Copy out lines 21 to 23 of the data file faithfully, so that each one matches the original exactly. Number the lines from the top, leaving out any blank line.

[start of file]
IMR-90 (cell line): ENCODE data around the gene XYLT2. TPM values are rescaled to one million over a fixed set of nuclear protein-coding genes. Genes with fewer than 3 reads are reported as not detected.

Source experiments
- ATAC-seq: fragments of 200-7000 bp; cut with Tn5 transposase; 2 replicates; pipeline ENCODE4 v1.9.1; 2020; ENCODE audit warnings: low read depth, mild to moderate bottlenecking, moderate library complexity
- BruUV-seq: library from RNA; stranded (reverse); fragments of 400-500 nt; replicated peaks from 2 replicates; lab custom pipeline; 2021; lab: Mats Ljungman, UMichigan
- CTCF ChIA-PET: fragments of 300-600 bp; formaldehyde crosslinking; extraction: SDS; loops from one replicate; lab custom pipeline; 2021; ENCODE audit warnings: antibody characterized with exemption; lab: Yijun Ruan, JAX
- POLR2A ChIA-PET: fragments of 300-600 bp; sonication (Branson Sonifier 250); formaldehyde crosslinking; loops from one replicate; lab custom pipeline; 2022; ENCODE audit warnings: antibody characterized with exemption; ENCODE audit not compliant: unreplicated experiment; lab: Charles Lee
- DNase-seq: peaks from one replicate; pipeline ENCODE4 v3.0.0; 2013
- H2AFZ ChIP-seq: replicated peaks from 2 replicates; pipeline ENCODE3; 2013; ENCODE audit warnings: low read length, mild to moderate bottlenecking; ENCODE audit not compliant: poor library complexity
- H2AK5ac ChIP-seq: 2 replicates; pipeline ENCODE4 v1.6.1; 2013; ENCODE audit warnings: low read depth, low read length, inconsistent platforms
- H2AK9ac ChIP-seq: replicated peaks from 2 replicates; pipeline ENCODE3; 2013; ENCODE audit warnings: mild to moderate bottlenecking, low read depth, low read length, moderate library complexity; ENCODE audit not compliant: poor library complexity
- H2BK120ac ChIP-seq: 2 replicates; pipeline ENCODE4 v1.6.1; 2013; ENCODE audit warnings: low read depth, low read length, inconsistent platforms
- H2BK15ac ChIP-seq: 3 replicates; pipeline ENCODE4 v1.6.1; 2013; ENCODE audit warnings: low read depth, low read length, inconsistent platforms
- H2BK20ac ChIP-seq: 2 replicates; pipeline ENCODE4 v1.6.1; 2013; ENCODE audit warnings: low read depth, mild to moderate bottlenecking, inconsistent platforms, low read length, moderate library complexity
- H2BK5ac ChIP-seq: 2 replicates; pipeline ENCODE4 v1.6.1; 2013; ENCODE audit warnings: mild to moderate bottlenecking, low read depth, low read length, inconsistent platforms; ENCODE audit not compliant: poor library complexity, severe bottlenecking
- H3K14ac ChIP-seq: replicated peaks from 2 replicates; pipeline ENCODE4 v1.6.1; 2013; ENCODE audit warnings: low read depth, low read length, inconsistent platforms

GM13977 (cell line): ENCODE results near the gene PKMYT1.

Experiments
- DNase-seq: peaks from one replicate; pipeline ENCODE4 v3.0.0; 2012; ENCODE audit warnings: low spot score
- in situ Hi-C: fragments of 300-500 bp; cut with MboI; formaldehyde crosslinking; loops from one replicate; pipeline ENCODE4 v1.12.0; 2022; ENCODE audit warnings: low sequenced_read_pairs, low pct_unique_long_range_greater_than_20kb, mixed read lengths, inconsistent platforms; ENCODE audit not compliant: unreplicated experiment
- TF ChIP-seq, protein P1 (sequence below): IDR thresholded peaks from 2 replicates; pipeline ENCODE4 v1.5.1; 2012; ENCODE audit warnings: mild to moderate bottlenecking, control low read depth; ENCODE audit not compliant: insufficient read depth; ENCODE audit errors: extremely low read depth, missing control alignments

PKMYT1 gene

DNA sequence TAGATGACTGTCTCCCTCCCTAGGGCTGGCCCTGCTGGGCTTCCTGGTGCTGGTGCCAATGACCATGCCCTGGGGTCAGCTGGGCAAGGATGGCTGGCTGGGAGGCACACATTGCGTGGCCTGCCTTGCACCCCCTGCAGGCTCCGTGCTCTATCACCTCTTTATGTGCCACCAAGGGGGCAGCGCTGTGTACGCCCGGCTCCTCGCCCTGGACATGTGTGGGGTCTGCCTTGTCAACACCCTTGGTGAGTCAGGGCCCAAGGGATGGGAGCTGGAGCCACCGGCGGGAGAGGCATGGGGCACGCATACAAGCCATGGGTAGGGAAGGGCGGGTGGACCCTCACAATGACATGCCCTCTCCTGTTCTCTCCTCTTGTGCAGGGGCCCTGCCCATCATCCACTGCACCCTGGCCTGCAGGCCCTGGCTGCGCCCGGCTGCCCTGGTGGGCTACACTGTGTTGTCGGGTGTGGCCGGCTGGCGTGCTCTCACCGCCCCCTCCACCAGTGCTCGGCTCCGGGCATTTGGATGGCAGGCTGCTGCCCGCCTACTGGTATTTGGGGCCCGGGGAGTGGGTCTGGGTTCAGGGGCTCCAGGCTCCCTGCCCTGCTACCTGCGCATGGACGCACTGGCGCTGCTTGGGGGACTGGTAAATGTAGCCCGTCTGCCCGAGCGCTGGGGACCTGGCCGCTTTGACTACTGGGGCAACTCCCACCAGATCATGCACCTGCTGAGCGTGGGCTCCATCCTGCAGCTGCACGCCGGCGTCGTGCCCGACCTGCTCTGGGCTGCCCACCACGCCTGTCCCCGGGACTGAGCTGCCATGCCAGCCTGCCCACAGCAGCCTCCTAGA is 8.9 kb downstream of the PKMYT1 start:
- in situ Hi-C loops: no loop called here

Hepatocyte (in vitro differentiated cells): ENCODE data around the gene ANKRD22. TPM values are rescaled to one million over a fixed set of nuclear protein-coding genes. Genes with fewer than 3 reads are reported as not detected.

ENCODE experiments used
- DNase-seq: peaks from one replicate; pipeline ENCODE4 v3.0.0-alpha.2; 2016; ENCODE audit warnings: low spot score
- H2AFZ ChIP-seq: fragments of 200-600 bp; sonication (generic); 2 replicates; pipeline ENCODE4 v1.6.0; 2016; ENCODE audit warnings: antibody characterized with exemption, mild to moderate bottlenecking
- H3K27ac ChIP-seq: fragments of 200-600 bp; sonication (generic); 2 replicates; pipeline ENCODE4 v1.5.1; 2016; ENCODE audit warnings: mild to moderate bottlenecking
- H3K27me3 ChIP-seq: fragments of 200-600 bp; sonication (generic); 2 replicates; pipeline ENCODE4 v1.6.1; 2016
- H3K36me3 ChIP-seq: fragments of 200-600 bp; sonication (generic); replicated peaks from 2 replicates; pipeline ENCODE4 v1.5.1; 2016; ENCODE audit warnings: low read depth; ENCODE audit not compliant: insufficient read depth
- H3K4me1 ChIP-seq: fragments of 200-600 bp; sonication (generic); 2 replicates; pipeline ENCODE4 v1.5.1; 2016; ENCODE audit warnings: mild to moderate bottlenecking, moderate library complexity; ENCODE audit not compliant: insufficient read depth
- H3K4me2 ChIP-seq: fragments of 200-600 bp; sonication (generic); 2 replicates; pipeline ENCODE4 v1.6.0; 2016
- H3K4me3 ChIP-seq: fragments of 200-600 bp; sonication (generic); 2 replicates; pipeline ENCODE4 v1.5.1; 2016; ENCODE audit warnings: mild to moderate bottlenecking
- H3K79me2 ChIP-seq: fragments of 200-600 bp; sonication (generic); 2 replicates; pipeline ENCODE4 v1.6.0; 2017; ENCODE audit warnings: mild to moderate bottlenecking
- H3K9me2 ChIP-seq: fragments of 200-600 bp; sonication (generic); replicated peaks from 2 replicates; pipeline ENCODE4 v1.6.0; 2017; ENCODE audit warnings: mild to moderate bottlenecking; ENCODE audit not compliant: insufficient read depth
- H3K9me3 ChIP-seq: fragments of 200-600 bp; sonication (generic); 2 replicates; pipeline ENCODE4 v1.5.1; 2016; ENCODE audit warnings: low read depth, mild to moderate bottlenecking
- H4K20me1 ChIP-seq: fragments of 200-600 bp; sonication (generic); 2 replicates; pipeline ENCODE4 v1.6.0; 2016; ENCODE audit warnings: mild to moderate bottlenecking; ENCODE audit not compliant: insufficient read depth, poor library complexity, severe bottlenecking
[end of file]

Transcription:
PKMYT1 gene

DNA sequence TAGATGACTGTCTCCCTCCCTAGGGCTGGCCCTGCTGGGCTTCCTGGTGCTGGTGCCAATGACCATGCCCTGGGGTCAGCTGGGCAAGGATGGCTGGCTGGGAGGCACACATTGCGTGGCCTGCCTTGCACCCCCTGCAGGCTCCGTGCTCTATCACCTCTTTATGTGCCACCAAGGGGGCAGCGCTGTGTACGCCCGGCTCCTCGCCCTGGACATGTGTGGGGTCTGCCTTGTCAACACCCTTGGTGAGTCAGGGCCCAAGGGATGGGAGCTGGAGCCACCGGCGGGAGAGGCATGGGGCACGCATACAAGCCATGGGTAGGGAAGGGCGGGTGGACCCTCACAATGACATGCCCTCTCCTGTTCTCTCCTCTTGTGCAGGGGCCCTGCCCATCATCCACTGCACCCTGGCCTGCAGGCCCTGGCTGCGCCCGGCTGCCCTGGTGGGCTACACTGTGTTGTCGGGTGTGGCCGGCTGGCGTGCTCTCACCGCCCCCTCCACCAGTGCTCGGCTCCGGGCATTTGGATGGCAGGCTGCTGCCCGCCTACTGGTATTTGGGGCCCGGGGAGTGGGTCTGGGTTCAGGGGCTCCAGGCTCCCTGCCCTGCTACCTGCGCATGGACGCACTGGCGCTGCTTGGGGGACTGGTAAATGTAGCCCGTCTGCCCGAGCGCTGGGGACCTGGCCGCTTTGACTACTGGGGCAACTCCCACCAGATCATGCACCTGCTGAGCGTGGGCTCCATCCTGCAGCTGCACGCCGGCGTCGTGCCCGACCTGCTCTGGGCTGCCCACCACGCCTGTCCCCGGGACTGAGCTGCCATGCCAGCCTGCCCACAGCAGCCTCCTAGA is 8.9 kb downstream of the PKMYT1 start:
- in situ Hi-C loops: no loop called here